• David Mendosa December 28, 2014 at 11:05 am

      Dear Sanober,

      I understand your doctor’s decision. He or she wants you to bring your A1C level down to no more than 7.0, which is a standard (although I am convinced that it should be much lower, less than 6.0; but that’s a different question). Increasing the amount of your medicine is necessary unless you reduce the amount of carbohydrates you eat. It should be effective and the metformin part of the medicine is the safest medicine for diabetes of all except for insulin, and the dosage your doctor prescribed is the standard maximum level. The Glyburide is, however, a medicine that I would not want to take because of some suspicion that it might burn out the beta cells of your pancreas (the cells that make the insulin in your body). Glyburide, like all sulfonylurea drugs, do that.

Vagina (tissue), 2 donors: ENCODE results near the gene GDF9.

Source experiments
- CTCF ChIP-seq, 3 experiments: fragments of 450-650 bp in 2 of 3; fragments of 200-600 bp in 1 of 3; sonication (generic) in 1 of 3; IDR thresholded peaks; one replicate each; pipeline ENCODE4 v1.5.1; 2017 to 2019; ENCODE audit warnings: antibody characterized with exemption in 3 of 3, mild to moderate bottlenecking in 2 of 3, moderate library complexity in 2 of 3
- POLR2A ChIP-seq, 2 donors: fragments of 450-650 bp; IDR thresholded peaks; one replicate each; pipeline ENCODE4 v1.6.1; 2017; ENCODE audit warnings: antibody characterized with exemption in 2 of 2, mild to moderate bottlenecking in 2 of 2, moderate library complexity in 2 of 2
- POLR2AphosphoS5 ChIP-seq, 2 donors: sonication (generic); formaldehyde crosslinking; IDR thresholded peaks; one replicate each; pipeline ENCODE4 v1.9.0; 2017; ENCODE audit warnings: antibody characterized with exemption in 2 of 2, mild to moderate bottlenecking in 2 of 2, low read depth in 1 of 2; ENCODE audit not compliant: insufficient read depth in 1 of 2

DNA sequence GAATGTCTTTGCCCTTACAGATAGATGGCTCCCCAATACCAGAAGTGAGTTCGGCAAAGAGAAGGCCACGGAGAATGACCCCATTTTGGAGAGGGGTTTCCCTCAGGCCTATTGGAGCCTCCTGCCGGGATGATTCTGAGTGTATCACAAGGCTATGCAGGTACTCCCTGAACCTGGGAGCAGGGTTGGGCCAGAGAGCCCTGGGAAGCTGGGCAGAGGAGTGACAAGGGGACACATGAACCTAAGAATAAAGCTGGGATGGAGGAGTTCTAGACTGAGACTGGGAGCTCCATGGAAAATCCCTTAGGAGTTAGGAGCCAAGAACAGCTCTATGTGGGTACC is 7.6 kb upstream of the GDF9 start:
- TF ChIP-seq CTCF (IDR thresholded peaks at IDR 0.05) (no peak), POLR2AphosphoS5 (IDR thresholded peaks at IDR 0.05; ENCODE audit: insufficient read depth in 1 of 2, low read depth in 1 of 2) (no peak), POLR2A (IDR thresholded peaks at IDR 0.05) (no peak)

With metta,

  • Dan H December 7, 2014 at 10:03 pm

    Hi David

    Thanks for all you do. 45 years old and got diagnosed this week with a 6.5. First blood test ever. I’m 6′ and 185 lbs. Typically walk 12-16 miles weekly plus winter hiking. Pretty good diet. Problem is I figured I’ve been drinking a shocking 184 grams of sugar a week via alcohol. Peppermint Schnapps and beer. I also smoke on those 3 nights I typically drink. So that’s now done. Do u think I cut out the alcohol and smokes with increased walking to 20 miles weekly I can get that number down to something normal, say in the high 4’s/low 5’s? I’m convinced the booze is the culprit as I eat pretty well and regularly exercise. Not an alcoholic but drink socially with the neighbors so stopping that won’t be difficult. Thanks